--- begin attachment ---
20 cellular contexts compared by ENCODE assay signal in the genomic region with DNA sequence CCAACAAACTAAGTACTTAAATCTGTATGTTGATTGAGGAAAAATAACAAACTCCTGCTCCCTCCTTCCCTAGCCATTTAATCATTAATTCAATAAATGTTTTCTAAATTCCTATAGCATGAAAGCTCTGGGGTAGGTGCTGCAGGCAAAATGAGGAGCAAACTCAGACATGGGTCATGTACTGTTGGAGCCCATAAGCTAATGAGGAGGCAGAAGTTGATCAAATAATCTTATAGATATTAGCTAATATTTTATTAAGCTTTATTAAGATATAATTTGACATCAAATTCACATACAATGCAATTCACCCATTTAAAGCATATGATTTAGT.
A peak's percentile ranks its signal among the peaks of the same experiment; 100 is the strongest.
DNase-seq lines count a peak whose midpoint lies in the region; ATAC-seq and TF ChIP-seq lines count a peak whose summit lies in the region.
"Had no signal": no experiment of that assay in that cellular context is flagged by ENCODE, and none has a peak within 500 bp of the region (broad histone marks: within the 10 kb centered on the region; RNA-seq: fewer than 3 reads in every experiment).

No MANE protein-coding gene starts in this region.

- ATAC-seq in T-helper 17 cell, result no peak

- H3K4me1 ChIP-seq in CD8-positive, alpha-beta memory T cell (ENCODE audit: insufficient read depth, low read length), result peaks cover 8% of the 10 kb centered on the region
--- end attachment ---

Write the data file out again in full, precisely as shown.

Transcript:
20 cellular contexts compared by ENCODE assay signal in the genomic region with DNA sequence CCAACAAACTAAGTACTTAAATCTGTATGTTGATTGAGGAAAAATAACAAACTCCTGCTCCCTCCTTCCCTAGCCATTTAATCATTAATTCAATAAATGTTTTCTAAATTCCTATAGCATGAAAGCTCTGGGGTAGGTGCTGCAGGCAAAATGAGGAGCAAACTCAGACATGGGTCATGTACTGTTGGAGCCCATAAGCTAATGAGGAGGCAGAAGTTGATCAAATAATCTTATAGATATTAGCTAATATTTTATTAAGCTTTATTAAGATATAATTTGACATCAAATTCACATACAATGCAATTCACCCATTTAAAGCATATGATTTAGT.
A peak's percentile ranks its signal among the peaks of the same experiment; 100 is the strongest.
DNase-seq lines count a peak whose midpoint lies in the region; ATAC-seq and TF ChIP-seq lines count a peak whose summit lies in the region.
"Had no signal": no experiment of that assay in that cellular context is flagged by ENCODE, and none has a peak within 500 bp of the region (broad histone marks: within the 10 kb centered on the region; RNA-seq: fewer than 3 reads in every experiment).

No MANE protein-coding gene starts in this region.

- ATAC-seq in T-helper 17 cell, result no peak

- H3K4me1 ChIP-seq in CD8-positive, alpha-beta memory T cell (ENCODE audit: insufficient read depth, low read length), result peaks cover 8% of the 10 kb centered on the region